The human mind, which is not physically visible just like human morphological characteristics, is a product of evolution. In order to determine "what" is a human mind, we must reveal the "when," "how," and "why" our minds develop.
My research interest is to explore the development of the human mind and its evolutionary foundations through the relations with socio-cultural environments.
In order to explore the developmental and evolutionary roots of human mind, we systematically compare the cognitive abilities between the infants of human and non-human primates. Typical subjects are infants of humans and great apes such as chimpanzees and orangutans, from the fetal stage to infant stage.
Comparative studies performed in carefully controlled laboratories reveal both the biological foundations of the characteristics of the human mind that are shared with other primates and those that are uniquely human. Recent studies have suggested that humans and chimpanzees may follow extremely similar paths of social cognition from immediately after birth to about 6 months after birth.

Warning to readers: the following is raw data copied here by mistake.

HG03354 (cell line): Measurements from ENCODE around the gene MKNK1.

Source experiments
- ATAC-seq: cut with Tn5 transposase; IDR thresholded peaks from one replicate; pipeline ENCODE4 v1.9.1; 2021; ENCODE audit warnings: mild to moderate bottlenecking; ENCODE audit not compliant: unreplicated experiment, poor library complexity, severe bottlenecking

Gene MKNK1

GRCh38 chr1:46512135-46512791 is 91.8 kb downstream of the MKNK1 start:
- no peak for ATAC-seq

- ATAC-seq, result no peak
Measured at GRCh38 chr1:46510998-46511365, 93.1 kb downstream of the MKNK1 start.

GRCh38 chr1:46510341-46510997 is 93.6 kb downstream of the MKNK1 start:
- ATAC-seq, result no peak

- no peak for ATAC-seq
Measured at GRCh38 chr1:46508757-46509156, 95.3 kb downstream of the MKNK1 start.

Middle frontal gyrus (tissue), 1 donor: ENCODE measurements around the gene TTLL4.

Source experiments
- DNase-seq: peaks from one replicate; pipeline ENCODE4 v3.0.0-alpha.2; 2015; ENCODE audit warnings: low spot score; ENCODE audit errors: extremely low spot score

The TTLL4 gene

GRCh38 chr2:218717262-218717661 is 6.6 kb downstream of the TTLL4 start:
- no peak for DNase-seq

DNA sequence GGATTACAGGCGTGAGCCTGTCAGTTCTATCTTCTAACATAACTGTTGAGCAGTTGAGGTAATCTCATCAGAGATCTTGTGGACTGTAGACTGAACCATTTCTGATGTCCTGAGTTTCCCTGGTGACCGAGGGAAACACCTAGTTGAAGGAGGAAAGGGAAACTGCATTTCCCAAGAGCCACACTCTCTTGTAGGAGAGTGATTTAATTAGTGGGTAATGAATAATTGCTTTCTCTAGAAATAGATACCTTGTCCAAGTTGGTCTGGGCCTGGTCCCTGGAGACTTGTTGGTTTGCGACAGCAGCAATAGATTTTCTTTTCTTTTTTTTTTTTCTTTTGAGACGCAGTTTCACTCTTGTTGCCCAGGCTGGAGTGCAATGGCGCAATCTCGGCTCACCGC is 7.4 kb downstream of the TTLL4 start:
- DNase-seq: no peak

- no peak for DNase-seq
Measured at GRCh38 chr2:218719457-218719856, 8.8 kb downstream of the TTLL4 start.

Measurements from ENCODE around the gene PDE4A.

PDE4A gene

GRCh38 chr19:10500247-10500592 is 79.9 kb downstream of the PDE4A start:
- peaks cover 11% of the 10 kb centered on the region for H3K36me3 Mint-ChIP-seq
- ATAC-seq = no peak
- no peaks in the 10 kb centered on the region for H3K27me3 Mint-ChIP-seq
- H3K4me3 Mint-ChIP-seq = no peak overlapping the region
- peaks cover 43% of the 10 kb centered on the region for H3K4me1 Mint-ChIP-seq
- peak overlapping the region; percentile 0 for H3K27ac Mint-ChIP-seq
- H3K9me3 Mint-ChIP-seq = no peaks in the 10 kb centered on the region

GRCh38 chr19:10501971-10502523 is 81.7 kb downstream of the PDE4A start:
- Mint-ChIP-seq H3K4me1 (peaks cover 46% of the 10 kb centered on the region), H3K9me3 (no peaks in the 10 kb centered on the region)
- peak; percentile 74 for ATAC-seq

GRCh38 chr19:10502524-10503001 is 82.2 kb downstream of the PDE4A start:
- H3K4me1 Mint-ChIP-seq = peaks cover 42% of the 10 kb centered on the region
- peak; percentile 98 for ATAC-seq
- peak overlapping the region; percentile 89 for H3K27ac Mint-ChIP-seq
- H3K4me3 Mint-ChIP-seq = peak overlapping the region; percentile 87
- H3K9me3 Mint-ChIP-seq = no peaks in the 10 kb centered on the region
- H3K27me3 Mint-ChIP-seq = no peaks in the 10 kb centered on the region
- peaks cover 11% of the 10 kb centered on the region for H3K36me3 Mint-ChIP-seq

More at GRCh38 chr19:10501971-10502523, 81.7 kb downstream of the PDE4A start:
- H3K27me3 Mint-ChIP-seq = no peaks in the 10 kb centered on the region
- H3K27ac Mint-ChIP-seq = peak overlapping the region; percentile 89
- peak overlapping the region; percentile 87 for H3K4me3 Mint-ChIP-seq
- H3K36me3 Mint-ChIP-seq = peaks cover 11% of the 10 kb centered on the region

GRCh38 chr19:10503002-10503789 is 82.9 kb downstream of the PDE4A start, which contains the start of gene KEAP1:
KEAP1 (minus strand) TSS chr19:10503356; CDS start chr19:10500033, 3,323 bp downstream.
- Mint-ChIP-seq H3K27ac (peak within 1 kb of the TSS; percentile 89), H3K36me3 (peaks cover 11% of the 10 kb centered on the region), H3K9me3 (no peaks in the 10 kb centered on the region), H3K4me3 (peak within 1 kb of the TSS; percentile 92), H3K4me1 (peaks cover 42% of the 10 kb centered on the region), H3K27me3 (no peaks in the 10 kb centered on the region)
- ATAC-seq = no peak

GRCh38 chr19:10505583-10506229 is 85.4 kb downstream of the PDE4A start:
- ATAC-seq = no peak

Humans are very social animals. We seek to communicate with others from birth, or even while still in the womb. From the bombardment of external stimuli, even babies only a few hours old will automatically focus their attention on other individuals and imitate their facial expressions.
Surprisingly, unborn babies have been found to selectively listen to their mother's voices and show increased mouth opening in response to their mother's voice. These findings imply that the accumulation of daily communication of babies with their caregivers and other individuals since before birth should play an important role in social-cognitive development in humans.
We shall use behavioral observation and experiments to empirically reveal the socio-cultural environmental factors that are key to sustaining development of the human-unique mind.